IC443 and Sharpless 249, 


IC443 and Sharpless 249, 



Technical card

Imaging telescopes or lenses: William Optics Star 71

Imaging cameras: Atik 460 EX

Mounts: Astro-Physics Mach1AP GTO with GTOCP3

Guiding telescopes or lenses: Orion Mini 50mm Guide Scope

Guiding cameras: Orion StarShoot Autoguider

Software: PHD guiding  ·  SequenceGeneratorPro  ·  photoshop  ·  Pleiades Astrophoto PixInsight 1.8 Ripley  ·  CCDStack 2+

Filters: Ha 3nm

Accessory: Atik EFW2

Basic astrometry details

Astrometry.net job: 631850

Resolution: 2000x1322

Locations: Meadowlark Ridge Observatory, New Glarus, Wisconsin, United States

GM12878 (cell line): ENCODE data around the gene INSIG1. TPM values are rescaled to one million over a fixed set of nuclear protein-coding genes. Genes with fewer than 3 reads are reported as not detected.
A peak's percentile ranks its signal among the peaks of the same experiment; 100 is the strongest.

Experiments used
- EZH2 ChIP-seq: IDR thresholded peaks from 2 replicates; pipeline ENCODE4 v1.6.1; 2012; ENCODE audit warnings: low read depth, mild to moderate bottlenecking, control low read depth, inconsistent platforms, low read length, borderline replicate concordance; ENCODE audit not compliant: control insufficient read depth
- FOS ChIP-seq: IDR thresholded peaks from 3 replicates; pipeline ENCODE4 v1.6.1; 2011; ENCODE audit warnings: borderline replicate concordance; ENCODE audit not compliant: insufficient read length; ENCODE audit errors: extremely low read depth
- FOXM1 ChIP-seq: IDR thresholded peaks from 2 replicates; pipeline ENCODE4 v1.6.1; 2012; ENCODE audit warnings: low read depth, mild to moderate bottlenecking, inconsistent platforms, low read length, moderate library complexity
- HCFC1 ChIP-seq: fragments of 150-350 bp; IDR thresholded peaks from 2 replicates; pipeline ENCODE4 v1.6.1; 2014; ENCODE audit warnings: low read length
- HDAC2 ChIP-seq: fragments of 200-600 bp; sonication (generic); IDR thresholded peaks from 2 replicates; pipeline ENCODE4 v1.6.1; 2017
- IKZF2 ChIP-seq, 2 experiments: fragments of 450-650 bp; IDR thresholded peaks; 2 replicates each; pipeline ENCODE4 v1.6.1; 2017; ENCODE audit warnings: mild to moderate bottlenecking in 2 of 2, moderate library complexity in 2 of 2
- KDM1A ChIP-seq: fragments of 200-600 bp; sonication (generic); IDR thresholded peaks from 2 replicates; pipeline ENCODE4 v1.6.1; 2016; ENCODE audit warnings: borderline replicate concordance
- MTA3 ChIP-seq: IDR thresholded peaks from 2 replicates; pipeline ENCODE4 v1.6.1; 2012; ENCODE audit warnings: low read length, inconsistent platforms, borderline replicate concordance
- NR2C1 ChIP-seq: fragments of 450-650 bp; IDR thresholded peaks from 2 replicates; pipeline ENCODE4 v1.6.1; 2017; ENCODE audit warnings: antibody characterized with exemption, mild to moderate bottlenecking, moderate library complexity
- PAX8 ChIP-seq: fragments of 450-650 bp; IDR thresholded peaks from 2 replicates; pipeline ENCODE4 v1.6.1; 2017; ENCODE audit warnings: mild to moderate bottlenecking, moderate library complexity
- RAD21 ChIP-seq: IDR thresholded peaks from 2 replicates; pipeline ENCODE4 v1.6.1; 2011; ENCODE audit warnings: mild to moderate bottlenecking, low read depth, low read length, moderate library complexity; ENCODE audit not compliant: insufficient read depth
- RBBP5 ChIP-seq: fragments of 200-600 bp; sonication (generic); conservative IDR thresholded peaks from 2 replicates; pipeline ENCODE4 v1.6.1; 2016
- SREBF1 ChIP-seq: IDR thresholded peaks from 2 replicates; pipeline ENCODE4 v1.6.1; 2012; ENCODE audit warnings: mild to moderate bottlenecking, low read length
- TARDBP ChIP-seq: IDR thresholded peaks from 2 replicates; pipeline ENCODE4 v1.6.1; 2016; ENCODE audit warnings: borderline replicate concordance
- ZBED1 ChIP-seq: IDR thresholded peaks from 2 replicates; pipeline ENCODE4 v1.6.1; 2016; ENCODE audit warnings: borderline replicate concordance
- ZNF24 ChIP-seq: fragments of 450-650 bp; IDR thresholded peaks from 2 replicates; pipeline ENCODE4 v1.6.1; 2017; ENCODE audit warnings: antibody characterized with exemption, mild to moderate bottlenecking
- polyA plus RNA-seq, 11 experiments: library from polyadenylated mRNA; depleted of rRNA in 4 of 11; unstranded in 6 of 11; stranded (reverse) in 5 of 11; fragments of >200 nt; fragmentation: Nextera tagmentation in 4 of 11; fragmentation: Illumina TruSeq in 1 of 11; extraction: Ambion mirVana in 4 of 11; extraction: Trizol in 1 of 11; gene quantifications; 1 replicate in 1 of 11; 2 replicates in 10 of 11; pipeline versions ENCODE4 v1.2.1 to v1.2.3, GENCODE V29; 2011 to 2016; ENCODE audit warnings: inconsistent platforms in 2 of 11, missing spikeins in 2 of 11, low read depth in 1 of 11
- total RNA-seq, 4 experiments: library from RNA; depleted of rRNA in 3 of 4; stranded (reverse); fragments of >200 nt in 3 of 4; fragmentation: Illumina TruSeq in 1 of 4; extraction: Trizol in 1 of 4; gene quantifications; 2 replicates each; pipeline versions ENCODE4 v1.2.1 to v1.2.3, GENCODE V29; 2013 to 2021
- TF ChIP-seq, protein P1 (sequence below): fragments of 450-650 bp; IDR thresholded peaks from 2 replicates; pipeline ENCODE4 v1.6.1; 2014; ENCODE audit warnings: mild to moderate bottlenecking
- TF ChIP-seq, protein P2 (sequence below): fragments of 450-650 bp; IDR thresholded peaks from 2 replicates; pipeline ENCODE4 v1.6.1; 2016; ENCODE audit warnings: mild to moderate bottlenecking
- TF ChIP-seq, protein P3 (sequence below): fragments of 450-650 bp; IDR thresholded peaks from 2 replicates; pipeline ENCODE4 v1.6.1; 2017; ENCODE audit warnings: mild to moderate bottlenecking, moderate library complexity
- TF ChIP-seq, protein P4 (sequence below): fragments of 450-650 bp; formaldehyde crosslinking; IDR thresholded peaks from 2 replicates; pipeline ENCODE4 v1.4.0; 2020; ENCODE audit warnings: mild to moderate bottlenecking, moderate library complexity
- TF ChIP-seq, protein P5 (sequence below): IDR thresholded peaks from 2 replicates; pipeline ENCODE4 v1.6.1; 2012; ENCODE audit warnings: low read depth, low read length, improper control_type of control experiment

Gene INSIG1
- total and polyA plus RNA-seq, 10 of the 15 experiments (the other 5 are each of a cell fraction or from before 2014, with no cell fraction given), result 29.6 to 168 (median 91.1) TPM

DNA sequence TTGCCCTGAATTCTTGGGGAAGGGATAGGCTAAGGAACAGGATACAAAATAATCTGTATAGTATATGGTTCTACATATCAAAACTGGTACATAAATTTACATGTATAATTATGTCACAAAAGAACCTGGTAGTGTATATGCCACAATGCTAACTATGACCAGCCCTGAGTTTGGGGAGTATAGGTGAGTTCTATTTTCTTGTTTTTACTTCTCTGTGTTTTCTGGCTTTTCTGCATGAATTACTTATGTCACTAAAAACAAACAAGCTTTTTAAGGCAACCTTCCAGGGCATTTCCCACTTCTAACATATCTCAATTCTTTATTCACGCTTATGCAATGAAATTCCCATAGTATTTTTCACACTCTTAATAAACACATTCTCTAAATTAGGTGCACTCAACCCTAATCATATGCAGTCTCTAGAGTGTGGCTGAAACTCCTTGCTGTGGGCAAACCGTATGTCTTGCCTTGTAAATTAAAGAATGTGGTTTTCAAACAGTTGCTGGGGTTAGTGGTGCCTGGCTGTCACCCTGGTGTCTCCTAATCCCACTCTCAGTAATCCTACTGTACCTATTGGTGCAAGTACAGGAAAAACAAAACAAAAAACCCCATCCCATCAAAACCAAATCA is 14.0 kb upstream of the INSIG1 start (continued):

In the lower right portion of this image lies IC 443 or the Jellyfish Nebula. It is the beautiful remnant of a supernova explosion thought to have occurred approximately 35,000 years ago. A neutron star lies buried deeply within this nebula and is all that remains of the original star.

To its left in this image is an extremely large emission nebula cataloged as Sharpless 249. Within this nebula – visible near the top and left of center is the recently discovered planetary nebula Howell – Crisp 1 (HoCr1). In this image it is not much bigger than some of the stars and appears as a faint grey fuzzy spot.

The two brightest stars in this image are Mu and Eta Geminorum.

This is a two panel mosaic taken through a William Optics Star71 and a 3nm hydrogen alpha filter on 1/18, 2/9 & 2/19/2015 - mounted on an AP Mach1. Total exposure 5h 40m.



IC443 and Sharpless 249,